I hope everyone had a great holiday season and that you’ve had enough time to recover from your revelry. The Year 2006 is already here and we’re looking forward to a great new year at Slushpile. Thanks to everyone for reading these past six months or so and if there is anything you want us to cover, please let us hear from you.
Here’s a recap of the Slushpile family’s holiday season…
During the holiday, I made my way through a few interesting reads…
First, I read Chuck Klosterman’s three books, Fargo Rock City, Sex, Drugs, and Cocoa Puff, and Killing Yourself to Live. These aren’t terribly new, but I found all of them enjoyable, particularly Fargo Rock City. If you’re at all interested in hair metal (a term I hate, but it’s the most widely accepted label) or if you grew up in a small town, this books for you. Pick up a copy by clicking on the cover image below:
While landlocked in Kentucky, I read The Devil’s Teeth: A True Story of Obsession and Survial Among America’s Great White Sharks by Time editor Susan Casey. I’ve always been fascinated by these impressive creatures and Casey’s book both educates and inspires even more awe. One of the most amazing things about great white sharks is their sheer size. We think we understand their immensity (is that a word? it fits this description anyway) but Casey puts it into perspective. “A twenty-foot shark is efight feet wide and six feet deep. That’s wider than a Suburban, as wide as a Mack truck. That’s wider than Yao Ming is tall,” she writes.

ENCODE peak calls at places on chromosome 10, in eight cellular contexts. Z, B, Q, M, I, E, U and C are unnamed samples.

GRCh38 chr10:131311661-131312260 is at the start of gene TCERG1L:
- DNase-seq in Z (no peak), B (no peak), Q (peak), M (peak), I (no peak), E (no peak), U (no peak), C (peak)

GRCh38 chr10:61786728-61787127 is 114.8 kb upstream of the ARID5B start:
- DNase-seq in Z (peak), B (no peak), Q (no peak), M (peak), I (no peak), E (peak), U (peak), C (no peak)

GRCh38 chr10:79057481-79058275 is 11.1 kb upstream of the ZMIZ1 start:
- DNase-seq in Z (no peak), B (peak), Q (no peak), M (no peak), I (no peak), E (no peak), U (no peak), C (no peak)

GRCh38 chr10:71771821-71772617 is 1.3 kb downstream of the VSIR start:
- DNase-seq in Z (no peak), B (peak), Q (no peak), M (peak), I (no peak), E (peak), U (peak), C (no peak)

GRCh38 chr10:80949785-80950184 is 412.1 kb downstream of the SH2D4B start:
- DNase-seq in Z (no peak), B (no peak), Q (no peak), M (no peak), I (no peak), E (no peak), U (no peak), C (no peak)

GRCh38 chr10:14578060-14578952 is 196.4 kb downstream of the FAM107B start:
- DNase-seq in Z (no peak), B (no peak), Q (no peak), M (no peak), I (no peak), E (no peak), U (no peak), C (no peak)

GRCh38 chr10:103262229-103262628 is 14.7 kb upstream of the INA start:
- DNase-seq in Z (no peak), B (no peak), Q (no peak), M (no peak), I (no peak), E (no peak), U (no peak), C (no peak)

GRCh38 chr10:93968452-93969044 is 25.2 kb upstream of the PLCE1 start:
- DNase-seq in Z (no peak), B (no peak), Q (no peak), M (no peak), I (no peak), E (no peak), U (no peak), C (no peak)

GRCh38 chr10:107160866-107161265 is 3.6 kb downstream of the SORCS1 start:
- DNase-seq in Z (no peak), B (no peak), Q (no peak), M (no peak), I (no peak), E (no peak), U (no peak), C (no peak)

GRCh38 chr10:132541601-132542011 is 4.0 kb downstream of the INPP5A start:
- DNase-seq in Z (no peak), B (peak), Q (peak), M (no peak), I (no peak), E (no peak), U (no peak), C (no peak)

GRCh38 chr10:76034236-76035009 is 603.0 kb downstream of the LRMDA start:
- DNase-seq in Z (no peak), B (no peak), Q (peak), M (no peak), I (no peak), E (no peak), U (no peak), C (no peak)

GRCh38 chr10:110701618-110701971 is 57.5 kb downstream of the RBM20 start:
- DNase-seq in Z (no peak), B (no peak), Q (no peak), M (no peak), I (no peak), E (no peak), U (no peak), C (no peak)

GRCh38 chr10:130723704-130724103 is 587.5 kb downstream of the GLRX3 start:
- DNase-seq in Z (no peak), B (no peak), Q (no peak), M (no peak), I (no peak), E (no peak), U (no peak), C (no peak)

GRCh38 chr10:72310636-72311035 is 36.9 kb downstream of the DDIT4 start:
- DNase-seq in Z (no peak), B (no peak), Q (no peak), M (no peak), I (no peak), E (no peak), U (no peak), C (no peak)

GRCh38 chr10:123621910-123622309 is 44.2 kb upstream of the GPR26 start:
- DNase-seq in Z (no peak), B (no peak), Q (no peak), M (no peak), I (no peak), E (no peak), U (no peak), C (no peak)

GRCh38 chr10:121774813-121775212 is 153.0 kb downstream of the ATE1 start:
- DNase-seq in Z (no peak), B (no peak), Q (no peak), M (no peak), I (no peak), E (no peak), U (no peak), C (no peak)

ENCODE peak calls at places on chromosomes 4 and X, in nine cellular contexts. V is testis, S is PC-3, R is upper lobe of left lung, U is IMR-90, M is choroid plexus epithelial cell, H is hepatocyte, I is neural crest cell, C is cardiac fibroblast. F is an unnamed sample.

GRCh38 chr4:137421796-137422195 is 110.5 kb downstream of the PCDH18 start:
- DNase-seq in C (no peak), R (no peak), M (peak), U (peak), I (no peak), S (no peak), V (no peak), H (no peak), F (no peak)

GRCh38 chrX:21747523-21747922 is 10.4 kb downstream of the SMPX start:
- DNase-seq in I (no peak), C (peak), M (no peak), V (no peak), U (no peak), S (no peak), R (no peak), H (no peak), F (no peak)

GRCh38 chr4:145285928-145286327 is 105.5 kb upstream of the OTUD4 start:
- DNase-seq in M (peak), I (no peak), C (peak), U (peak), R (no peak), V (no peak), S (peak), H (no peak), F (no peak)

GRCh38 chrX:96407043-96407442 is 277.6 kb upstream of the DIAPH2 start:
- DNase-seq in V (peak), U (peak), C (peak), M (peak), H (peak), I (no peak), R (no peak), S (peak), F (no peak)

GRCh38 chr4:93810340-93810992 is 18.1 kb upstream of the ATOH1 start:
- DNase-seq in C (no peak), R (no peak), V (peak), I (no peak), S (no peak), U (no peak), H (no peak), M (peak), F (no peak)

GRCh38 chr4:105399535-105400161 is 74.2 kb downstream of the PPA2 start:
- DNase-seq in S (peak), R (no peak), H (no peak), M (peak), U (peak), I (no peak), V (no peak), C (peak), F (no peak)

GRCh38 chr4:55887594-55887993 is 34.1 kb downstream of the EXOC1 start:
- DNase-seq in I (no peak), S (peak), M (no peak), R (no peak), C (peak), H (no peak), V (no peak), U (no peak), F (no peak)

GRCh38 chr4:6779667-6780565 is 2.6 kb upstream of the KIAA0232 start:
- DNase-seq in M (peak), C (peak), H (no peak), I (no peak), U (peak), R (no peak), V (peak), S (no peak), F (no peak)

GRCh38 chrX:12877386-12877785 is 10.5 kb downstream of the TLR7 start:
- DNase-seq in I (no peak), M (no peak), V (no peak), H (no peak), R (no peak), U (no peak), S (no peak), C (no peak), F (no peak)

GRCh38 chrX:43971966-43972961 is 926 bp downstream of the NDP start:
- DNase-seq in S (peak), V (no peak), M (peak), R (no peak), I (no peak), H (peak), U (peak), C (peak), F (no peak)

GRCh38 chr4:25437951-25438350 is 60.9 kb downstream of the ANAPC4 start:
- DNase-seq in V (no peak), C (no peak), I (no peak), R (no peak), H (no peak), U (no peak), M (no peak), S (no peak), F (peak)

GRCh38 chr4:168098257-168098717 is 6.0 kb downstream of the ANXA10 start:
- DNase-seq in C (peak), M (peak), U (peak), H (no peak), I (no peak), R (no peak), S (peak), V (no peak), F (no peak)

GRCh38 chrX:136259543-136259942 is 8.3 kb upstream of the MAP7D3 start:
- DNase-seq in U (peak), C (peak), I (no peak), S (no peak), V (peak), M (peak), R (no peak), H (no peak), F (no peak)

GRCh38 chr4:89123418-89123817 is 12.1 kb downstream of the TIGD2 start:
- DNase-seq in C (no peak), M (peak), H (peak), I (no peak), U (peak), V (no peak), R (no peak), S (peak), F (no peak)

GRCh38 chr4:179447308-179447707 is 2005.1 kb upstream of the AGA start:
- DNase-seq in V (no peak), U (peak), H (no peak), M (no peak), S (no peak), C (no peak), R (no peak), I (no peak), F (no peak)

I also read Da Capo’s Best Music Writing 2004: The Year’s Finest Writing on Rock, Hip-Hop, Jazz, Pop, Country, & More. The 2005 version is out and was also on the bookstore shelf, but it was edited by J.T. Leroy, who I must admit I’ve never liked, and the ’04 version was edited by Mickey Hart. But more important than editors, I picked up the ’04 edition primarily because it’s 360 pages and the ’05 effort is 202 pages. Don’t know if it was a down-year or what, but the two books cost the same amount so I went with the one that gave me an extra 150 pages. Great writing throughout, including a couple of efforts from my colleagues at PopMatters. If you love music and writing, this is a fantastic read.
My Other Obsession
Although books and literature consume the vast majority of my free time (and finances) I do have one other obsession: guitars and music. With six guitars, a mandolin, a bunch of drumsticks, several harmonicas, and a violin scattered around my apartment, I often worry about being crushed under an avalance of books and music. Unfortunately, those fears are immediately ignored everytime I discover a new and intriguing axe. Right now, I’m lusting after the new Dave Navarro signature Paul Reed Smith guitar and I’m still on the lookout for the weird Alvarez Scoop from the 80’s.
But now I can hopefully channel some of that guitar obsession into more productive outlets. I recently started posting to a new guitar blog, DistortionThatRocks.com. If you’re inclined towards strings and things, be sure to check us out.